Lawmakers file bills to address Sumner Tunnel congestion
Back congestion pricing and highest fees on ride-hailing usage in the country
STATE HOUSE NEWS SERVICE
VEHICLES ARE ENTERING the Sumner Tunnel at “unprecedented levels,” thousands of rides on services such as Uber and Lyft head to and from Logan Airport each day, and on residential streets, traffic backs up for hours on end.
Residents, lawmakers, and transit officials agree: thanks to several compounding factors, the congestion in East Boston has reached a critical mass. The Department of Transportation is working to come up with a long-term solution, but in the meantime, Rep. Adrian Madaro of East Boston and Sen. Joseph Boncore of Winthrop, the Senate chair of the Legislature’s Transportation Committee, want to tackle the issue through legislation.
The duo filed a package of bills that would require the state to conduct an in-depth traffic study, implement a congestion pricing pilot program at the Sumner Tunnel, and significantly boost fees on ridesharing trips in general and specifically on vehicle trips to and from the airport without passengers. Uber said the proposal would give Massachusetts the highest “tax” on ride-sharing in the nation.
State officials say the situation in East Boston stems not from a single stressor but instead from a combination of trends. One of the biggest has been the rise of GPS-enabled navigation apps, which often direct drivers to side roads as a way to avoid typical highway traffic.
Another component is the airport. Logan saw an increase of about 5 million passengers per year, or about 15 percent, between 2015 and 2017, according to state data. That means more trips are headed through East Boston to get there, particularly after a change in policy about two years ago allowed rideshare apps to make airport pickups.
The Sumner Tunnel has also seen a surge of traffic in recent years that took leaders by surprise. In 2013, state estimates forecast that daily traffic volume would increase a total of 2.5 percent over the next five years. Data released last fall showed that traffic during that span actually increased more than 46 percent.
“That is an unheard of amount of growth that I don’t think anyone expected,” Transportation Secretary Stephanie Pollack said at a MassDOT board meeting last week.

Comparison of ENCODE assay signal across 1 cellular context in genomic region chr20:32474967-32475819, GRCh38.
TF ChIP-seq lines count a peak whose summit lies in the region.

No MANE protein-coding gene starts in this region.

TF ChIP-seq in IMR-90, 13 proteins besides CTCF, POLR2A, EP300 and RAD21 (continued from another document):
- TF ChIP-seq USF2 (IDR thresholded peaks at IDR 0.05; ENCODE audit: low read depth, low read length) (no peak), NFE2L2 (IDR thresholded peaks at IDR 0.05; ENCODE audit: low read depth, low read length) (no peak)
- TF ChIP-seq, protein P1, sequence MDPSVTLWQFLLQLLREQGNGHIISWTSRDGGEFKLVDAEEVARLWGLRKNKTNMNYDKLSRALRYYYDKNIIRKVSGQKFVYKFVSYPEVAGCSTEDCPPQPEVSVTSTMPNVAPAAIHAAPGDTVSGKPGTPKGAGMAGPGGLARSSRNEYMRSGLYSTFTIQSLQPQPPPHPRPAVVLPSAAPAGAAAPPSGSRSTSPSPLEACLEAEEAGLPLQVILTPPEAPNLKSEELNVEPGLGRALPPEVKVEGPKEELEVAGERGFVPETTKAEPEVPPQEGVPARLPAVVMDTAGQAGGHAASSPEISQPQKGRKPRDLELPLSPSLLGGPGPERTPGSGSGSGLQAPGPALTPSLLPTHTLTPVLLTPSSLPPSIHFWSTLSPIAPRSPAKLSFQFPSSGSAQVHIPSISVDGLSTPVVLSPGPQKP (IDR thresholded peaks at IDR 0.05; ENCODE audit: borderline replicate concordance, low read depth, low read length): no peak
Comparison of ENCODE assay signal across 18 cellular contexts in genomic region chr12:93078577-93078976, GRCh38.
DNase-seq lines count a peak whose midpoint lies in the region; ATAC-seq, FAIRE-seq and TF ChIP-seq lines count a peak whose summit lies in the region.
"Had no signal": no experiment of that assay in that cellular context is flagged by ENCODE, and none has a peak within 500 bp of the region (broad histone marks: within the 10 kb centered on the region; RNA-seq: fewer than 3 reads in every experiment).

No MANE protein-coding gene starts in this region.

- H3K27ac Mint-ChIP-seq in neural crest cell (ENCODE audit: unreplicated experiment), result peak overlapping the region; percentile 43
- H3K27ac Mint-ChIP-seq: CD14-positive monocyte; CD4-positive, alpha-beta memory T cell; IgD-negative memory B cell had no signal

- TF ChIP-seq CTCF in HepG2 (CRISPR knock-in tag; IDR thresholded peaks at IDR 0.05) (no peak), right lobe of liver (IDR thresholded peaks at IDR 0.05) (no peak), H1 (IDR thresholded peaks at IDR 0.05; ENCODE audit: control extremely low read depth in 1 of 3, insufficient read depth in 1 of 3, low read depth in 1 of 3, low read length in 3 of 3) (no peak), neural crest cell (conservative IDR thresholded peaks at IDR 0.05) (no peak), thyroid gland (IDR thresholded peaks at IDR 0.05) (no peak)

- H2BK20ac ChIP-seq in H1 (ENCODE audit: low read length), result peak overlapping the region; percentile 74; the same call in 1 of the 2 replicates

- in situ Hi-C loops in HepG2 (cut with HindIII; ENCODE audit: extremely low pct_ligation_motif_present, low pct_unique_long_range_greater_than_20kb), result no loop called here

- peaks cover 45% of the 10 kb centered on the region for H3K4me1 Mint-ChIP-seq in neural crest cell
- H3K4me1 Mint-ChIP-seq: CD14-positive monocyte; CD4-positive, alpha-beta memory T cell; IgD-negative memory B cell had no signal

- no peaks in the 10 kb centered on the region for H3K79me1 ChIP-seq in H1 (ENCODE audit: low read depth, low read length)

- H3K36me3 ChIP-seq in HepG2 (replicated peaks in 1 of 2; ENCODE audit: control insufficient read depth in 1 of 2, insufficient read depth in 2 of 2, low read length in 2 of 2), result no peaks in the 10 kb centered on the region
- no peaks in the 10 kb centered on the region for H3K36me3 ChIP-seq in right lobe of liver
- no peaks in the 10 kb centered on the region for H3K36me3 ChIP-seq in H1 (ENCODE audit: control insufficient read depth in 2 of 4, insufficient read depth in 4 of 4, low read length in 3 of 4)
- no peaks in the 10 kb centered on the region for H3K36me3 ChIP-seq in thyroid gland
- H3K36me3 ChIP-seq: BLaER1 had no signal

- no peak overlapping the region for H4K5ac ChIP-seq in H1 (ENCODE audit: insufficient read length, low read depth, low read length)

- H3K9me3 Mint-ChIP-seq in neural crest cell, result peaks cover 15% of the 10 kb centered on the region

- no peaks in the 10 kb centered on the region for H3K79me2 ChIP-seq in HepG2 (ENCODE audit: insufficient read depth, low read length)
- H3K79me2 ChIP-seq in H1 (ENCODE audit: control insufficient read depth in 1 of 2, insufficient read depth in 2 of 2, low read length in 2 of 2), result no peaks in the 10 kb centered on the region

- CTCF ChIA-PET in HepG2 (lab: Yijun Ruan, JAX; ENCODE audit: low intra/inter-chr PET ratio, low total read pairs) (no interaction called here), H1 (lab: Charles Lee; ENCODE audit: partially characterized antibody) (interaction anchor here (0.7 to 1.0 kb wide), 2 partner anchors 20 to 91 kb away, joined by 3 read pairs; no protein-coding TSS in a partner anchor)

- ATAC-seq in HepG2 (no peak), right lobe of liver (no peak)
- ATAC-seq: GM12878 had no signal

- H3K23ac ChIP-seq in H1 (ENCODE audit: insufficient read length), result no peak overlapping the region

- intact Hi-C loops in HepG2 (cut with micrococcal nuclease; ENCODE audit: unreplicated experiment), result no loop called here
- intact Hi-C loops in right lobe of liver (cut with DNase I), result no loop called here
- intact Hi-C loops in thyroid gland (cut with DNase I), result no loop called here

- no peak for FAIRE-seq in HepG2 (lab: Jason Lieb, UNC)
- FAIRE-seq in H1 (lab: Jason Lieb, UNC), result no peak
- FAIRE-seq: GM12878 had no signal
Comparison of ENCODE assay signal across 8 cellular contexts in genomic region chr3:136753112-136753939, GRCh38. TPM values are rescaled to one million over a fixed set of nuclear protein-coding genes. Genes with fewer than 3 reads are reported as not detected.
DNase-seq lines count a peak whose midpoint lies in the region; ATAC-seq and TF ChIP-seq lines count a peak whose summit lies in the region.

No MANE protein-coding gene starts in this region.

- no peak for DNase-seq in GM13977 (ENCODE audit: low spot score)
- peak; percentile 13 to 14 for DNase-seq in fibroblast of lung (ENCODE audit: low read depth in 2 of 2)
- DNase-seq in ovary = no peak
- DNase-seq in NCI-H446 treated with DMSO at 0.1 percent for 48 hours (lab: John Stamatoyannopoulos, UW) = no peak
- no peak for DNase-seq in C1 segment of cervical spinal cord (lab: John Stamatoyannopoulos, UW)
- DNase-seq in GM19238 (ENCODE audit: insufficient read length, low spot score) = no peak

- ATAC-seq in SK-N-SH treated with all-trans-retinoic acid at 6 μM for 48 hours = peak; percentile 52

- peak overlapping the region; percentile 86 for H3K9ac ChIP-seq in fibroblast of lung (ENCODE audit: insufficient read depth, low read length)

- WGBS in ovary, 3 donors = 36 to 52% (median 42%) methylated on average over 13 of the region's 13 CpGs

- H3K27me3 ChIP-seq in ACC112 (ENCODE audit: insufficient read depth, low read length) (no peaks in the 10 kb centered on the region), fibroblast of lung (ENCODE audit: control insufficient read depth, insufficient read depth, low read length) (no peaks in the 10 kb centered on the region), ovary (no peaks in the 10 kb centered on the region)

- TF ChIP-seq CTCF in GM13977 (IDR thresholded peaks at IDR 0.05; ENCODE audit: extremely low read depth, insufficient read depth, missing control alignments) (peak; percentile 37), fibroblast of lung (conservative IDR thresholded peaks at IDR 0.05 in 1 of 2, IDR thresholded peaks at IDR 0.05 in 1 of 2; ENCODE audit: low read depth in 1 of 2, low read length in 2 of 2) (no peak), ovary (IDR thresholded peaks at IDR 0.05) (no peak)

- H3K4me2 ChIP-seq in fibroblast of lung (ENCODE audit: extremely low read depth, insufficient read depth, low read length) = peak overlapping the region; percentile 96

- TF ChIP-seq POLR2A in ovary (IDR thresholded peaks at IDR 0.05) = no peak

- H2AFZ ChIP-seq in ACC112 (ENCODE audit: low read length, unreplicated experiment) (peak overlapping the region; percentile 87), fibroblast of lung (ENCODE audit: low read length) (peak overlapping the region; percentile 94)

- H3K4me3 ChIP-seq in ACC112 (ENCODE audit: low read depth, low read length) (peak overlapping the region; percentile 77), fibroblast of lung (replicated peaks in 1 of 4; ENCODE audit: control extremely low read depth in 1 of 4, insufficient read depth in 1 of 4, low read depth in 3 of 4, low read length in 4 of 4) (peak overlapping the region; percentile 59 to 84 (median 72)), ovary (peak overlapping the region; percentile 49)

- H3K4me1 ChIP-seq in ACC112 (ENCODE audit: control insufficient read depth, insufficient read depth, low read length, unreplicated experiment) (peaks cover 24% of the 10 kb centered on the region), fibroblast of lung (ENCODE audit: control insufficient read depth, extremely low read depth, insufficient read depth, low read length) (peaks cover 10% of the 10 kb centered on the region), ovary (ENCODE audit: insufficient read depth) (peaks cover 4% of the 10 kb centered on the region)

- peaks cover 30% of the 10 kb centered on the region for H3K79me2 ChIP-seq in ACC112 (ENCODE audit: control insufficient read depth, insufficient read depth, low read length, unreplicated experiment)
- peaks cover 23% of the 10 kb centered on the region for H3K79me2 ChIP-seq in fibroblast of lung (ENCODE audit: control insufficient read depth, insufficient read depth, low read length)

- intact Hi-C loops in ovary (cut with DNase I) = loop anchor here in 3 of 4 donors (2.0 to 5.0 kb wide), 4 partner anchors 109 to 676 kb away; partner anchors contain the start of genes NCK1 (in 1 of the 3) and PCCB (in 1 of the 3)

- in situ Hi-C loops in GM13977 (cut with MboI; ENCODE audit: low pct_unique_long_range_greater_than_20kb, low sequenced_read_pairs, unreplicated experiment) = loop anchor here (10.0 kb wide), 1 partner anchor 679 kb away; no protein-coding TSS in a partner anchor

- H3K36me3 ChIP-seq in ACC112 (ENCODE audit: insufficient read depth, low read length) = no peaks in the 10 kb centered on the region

In 2017, MassDOT removed toll booths leading to the tunnel as part of a broader switch to electronic tolling. But that move alone did not cause the problem — a state report released last fall shows that traffic in the Sumner had already been increasing at a fairly steady rate since 2014. Much of it comes from North Shore commuters heading into the city for work along Route 1A.
The state is weighing various measures, including the addition of a so-called “swing lane” to help traffic flow entering the Sumner Tunnel and a change to the lane structure on Storrow Drive. Lawmakers from East Boston want to force further action.
One bill in the Madaro-Boncore package — HD 3900 in the House, SD 1679 in the Senate — would implement a congestion pricing pilot program for the tunnels that offers lower tolls at off-peak hours. Supporters hope that move would encourage drivers to avoid rush hour without penalizing those with inflexible schedules.
A key focus of the legislative response has been on apps such as Lyft and Uber. One bill, HD 3942, would impose a $3 fee on any rideshare vehicle entering or exiting Logan without a passenger, a practice known as “deadheading.” Madaro said 5 million of the 12 million Uber and Lyft rides to or from Logan in 2018 had no passengers, contributing to congestion in the area.
“We want to create an environment where we’re incentivizing drivers not to have these deadhead trips, because that means you’re decreasing the amount of vehicles in East Boston,” Madaro said.
Boncore and Madaro have also filed separate bills to increase the current 20 cent flat fee on rideshare uses, implemented in 2016, to an amount scaled to the ride’s total cost. Madaro’s version came as a collaboration with Sen. Brendan Crighton and the Metropolitan Area Planning Council.
Last year, the MAPC released a report on the effects of rideshare services that found the apps are often directly replacing mass-transit rides, contributing to congestion and leeching revenue from the MBTA.
“The real thing we’re trying to push is behavior change,” said Lizzi Weyant, director of government affairs for the MAPC. “The only way we actually reduce congestion is to get more people taking fewer cars, not more people taking more cars. If we can increase the fee, our goal is to ultimately change the behavior so that people revisit the option of taking the T or are more encouraged to take shared rides.”
Madaro said he did not want to take an adversarial stance against the companies — rather, he believes the state needs to “level the playing field” for all transit options — but the proposals have drawn some pushback.
While Uber says it is working with the state on a suitable airport fee structure, the percentage-fare bill would increase the cost of an average ride in Massachusetts by about $3 under the new fee structure, according to the company.“If implemented, this proposal would result in Massachusetts riders paying the highest TNC tax in the country,” said Uber spokesman Harry Hartfield in a statement, referring to ride-sharing apps as transportation network companies. “We share the goal of easing congestion, through proposals like comprehensive congestion pricing, but this plan would unfairly burden residents who rely on apps to affordably get around.”
Campbell Matthews, a Lyft spokeswoman, said the company looks forward to working with lawmakers on “holistic solutions for Massachusetts.”